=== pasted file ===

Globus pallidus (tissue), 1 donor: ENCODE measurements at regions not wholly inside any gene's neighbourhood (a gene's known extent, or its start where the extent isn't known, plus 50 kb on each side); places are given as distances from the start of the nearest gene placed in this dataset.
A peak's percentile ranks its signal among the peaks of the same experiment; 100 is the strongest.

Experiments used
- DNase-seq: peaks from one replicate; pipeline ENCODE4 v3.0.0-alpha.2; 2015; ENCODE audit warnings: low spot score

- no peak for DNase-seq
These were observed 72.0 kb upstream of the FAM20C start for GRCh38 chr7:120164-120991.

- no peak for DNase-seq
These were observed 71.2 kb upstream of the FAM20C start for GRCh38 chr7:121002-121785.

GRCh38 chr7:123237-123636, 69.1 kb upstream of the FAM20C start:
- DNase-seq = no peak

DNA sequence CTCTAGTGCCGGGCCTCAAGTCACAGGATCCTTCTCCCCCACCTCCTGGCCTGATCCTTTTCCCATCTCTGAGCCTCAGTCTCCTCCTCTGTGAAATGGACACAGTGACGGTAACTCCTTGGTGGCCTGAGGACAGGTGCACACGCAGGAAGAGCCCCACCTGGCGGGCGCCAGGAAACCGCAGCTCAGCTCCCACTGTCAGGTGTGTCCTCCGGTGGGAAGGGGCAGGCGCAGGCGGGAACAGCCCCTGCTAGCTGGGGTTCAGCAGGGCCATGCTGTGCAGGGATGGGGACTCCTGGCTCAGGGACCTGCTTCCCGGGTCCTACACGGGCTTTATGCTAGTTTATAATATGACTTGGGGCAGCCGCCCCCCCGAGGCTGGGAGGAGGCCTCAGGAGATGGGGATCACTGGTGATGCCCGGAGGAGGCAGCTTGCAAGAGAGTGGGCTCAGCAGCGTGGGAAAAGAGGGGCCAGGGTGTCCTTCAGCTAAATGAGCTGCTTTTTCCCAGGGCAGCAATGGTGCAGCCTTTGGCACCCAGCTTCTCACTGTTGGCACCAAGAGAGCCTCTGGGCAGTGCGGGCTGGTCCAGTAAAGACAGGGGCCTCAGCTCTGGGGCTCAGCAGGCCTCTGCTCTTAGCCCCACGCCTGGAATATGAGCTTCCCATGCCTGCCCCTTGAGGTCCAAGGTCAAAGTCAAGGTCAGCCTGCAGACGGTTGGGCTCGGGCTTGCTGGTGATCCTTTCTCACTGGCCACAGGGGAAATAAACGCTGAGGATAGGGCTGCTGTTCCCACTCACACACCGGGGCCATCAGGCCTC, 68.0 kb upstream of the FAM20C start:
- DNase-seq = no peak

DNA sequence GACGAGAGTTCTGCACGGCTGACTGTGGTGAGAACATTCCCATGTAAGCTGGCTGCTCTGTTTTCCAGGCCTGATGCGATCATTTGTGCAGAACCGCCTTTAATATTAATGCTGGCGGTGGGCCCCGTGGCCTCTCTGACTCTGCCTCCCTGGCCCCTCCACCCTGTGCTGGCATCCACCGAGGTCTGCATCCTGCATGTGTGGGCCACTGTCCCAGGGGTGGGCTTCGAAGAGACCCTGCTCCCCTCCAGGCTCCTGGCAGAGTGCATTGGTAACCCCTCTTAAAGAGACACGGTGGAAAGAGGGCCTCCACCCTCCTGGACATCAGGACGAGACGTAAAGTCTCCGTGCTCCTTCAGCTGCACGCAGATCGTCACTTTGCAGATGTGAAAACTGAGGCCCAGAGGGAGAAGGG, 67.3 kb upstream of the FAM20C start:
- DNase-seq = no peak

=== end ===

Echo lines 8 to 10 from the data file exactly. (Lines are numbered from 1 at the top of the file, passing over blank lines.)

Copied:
These were observed 71.2 kb upstream of the FAM20C start for GRCh38 chr7:121002-121785.

GRCh38 chr7:123237-123636, 69.1 kb upstream of the FAM20C start:
- DNase-seq = no peak